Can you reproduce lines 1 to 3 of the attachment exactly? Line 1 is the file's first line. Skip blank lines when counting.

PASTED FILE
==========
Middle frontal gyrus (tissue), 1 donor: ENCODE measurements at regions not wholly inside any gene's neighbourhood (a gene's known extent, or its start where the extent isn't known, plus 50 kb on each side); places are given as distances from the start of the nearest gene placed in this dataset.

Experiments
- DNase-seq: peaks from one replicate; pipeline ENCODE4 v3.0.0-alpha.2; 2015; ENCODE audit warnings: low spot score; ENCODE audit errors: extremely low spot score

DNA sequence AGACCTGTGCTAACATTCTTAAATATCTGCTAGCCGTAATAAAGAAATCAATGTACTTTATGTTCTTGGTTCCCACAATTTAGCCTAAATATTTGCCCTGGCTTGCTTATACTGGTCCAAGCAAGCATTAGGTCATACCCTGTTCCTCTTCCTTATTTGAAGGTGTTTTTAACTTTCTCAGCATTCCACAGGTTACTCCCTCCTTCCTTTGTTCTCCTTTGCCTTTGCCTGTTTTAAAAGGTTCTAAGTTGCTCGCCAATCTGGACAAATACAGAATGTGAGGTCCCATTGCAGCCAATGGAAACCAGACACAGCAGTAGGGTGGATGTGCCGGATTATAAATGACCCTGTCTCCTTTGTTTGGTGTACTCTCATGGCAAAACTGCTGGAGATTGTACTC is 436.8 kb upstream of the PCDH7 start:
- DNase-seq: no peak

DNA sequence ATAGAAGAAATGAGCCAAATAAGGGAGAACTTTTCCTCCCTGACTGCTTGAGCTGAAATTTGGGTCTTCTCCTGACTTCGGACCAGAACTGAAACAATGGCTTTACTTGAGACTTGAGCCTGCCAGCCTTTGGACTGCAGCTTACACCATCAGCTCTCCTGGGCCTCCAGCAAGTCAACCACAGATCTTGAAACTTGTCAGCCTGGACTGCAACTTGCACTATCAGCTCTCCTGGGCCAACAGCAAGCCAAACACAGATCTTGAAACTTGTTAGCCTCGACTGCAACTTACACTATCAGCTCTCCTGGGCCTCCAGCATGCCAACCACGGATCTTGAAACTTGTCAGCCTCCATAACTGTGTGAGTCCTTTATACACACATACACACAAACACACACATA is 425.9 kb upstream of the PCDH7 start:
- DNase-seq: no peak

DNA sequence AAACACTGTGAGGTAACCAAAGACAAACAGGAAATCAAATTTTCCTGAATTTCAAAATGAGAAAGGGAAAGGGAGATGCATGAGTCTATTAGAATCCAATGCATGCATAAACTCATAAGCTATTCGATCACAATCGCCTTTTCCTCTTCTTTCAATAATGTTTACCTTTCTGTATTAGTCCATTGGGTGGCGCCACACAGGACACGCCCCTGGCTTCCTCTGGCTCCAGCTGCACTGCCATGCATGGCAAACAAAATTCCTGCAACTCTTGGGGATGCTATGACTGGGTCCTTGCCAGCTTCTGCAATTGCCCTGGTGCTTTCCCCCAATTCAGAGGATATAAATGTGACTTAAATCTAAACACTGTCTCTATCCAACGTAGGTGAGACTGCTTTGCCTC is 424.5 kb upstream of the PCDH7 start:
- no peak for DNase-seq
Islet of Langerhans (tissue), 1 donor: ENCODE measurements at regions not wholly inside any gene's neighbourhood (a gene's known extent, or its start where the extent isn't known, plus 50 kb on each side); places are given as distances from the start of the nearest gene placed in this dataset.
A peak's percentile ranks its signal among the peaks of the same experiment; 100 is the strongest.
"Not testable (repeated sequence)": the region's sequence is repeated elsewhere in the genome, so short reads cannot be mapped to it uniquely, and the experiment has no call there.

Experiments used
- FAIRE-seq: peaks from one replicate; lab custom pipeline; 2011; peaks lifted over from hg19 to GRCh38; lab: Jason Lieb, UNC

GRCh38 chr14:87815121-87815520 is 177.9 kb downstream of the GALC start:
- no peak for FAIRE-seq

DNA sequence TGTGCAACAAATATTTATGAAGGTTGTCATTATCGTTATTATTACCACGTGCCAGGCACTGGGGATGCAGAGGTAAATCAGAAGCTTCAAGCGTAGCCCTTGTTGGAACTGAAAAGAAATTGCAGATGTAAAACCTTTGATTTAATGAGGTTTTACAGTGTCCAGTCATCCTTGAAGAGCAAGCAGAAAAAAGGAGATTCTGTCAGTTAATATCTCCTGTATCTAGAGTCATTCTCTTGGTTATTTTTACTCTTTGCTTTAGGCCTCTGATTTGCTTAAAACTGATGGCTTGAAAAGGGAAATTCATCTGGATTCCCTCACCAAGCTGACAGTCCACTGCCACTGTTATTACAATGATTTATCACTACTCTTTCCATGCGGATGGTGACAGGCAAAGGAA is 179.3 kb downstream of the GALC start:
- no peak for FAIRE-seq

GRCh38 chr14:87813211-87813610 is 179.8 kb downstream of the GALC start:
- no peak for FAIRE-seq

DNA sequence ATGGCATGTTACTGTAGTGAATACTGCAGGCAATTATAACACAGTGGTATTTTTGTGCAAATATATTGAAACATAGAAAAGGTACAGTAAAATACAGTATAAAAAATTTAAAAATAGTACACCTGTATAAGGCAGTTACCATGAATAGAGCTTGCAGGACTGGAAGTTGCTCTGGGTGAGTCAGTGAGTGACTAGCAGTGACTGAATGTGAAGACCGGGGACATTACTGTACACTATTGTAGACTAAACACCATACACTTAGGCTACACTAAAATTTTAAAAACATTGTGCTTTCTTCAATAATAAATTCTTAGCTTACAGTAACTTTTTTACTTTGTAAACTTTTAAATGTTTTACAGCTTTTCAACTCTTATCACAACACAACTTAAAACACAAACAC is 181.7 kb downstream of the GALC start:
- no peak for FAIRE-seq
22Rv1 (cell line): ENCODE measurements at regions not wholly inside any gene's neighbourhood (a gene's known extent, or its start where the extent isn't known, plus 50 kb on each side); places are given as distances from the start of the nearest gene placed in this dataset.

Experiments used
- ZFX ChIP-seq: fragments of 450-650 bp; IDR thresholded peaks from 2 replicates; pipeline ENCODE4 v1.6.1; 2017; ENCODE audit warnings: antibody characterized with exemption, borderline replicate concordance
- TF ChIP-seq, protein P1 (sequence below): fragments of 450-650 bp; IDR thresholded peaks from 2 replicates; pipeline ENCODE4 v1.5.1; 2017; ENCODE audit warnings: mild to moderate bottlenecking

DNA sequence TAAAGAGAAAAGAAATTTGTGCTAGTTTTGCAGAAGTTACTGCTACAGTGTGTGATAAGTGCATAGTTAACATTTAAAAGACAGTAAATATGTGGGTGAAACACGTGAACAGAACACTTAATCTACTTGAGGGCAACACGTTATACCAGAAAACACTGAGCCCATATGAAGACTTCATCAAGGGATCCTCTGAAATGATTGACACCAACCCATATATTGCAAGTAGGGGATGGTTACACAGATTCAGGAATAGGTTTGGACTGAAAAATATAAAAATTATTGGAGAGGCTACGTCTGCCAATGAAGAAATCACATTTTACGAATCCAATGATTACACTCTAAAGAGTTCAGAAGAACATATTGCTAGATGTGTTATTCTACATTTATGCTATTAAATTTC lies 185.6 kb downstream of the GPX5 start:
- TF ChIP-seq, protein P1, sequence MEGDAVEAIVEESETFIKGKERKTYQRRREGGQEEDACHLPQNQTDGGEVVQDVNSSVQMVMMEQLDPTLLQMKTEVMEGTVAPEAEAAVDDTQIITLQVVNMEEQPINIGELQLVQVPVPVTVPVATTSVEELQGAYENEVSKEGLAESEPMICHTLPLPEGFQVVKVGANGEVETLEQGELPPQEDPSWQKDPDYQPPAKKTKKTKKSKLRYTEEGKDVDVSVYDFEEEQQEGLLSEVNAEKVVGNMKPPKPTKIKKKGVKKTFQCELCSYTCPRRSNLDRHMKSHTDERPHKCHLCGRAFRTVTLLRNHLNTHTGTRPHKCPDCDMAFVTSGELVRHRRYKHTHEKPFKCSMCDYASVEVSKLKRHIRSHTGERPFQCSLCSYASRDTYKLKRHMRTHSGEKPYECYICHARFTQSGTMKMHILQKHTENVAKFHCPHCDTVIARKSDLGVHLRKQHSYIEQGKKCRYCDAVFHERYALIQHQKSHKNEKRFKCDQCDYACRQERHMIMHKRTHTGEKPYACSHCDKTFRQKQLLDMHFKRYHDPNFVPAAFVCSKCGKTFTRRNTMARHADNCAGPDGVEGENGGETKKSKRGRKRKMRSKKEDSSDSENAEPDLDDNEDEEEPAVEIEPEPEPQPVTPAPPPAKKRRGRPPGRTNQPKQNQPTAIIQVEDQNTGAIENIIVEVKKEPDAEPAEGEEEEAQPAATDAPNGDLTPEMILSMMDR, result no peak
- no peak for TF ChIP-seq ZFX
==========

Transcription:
Middle frontal gyrus (tissue), 1 donor: ENCODE measurements at regions not wholly inside any gene's neighbourhood (a gene's known extent, or its start where the extent isn't known, plus 50 kb on each side); places are given as distances from the start of the nearest gene placed in this dataset.

Experiments
- DNase-seq: peaks from one replicate; pipeline ENCODE4 v3.0.0-alpha.2; 2015; ENCODE audit warnings: low spot score; ENCODE audit errors: extremely low spot score